More doctors, but average payments to physicians virtually unchanged
TORONTO, Aug. 23, 2016 /CNW/ - The number of physicians in Canada increased to more than 82,000 in 2015, according to new numbers released by the Canadian Institute for Health Information (CIHI). For the ninth year in a row, the number of physicians increased at a faster rate than the population, resulting in more physicians per person than ever before — 228 doctors per 100,000 population.
According to Physicians in Canada, 2015, although total payments to physicians increased by 4% from the previous year to reach $25 billion in 2014–2015, the average gross clinical payment per physician remained virtually unchanged at $339,000. This amount varied by type of physician specialty: on average, family physicians received $271,000; medical specialists received $338,000; and surgical specialists received $446,000.
"Understanding the supply, payments and activities of physicians across the country helps us to understand not only how many physicians there are and how much we pay for their services, but also how health care resources are allocated," says Geoff Ballinger, CIHI's manager of Physician Information. "It's important to realize, however, that the average payment estimates are gross amounts that in most cases include the overhead costs of running physician practices, such as staff salaries, medical equipment and supplies, and office rent."
There were regional differences in the changes to the number of physicians. Saskatchewan and Alberta each saw increases of approximately 5% over the previous year, while there was a 2% decrease in Newfoundland and Labrador and a 3% decline in New Brunswick.
The average gross clinical payment per physician also varied across the county. The average ranged from $258,000 in Nova Scotia to $366,000 in Alberta.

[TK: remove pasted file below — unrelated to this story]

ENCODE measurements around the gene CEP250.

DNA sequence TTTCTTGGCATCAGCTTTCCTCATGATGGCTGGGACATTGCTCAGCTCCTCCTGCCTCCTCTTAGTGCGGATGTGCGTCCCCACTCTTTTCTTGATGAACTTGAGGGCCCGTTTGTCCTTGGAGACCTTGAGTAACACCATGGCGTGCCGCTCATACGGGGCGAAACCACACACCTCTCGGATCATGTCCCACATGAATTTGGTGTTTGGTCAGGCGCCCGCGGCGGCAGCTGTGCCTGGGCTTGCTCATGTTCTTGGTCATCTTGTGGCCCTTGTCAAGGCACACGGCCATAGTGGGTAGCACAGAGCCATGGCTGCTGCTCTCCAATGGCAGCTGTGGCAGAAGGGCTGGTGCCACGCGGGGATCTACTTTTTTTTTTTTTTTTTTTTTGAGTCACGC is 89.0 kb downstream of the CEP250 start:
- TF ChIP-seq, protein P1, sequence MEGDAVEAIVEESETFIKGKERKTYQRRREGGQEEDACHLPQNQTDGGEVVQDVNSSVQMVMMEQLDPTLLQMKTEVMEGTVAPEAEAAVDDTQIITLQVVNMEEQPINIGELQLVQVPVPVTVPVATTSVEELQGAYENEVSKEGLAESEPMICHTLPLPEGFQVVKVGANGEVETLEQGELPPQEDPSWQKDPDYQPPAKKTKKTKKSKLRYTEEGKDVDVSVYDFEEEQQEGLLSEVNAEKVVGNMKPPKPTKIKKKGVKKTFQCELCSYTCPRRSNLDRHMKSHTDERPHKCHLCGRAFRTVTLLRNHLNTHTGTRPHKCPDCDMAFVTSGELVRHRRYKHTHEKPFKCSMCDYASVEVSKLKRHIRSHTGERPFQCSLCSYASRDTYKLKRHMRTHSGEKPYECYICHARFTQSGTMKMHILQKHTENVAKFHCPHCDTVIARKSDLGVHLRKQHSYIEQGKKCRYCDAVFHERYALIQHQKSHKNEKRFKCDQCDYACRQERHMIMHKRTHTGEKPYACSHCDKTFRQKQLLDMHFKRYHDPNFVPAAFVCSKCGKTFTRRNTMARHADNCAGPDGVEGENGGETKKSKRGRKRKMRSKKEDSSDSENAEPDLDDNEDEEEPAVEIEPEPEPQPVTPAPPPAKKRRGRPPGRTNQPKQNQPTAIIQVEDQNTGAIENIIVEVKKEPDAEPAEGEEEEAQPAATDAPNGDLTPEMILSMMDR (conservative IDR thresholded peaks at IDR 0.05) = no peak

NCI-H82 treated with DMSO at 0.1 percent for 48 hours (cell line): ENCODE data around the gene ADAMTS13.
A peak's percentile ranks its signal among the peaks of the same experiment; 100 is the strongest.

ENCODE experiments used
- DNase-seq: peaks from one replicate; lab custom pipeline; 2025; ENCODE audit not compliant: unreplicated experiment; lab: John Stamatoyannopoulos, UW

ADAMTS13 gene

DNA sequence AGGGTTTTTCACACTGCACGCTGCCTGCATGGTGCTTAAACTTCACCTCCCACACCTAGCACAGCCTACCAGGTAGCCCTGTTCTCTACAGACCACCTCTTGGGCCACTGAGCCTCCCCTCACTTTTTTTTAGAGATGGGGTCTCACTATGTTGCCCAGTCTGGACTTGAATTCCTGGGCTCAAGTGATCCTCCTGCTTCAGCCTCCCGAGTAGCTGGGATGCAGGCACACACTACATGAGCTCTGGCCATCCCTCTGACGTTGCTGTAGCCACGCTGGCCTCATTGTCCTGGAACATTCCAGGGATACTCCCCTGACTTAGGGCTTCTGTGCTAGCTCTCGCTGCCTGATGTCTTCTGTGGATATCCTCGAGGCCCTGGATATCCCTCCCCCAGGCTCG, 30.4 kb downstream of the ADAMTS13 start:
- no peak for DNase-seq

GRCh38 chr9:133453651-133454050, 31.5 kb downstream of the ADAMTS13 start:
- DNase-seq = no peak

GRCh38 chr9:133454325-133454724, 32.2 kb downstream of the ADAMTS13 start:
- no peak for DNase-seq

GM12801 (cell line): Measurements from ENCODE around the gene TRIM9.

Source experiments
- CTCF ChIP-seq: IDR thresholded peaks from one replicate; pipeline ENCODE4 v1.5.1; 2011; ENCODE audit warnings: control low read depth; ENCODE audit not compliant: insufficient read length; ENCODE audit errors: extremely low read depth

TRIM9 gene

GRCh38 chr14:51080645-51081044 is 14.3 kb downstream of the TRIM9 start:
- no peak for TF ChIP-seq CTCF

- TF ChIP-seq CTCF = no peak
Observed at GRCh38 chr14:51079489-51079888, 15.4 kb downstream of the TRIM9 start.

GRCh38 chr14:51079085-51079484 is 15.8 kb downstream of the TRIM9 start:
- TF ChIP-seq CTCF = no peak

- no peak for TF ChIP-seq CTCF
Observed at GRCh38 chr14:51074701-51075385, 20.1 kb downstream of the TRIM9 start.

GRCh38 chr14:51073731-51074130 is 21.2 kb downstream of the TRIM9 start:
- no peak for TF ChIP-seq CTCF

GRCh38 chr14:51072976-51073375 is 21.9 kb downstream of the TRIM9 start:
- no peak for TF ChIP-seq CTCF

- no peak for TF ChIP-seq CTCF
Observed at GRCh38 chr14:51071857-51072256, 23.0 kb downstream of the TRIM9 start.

Facts and figures
- The number of physicians per person has increased in all provinces since 2011. In 2015, Nova Scotia had the most physicians per 100,000 population (261), followed by Newfoundland and Labrador (243) and Quebec (242). The provinces with the fewest physicians per 100,000 were P.E.I. (181), Saskatchewan (196) and Manitoba (204).
- The proportion of female doctors in Canada continued to grow.
- In 2015, nearly 40% of all physicians in Canada were female, up from 36.5% in 2011.
- Women represented a larger proportion of family medicine physicians (45%) than specialists (35%).
- Based on the number of MD degrees awarded by Canadian universities, the number of physicians is likely to continue increasing. In 2015, Canadian universities awarded 2,817 MD degrees, representing a slight increase from the previous year. Between 2011 and 2015, the number of MD degrees awarded in Canada increased by approximately 12%.
CIHI collects and analyzes information on health and health care in Canada and makes it publicly available. Canada's federal, provincial and territorial governments created CIHI as a not-for-profit, independent organization dedicated to forging a common approach to Canadian health information. CIHI's goal: to provide timely, accurate and comparable health information. CIHI's data and reports inform health policies, support the effective delivery of health services and raise awareness about the factors that contribute to good health and health care.
SOURCE Canadian Institute for Health Information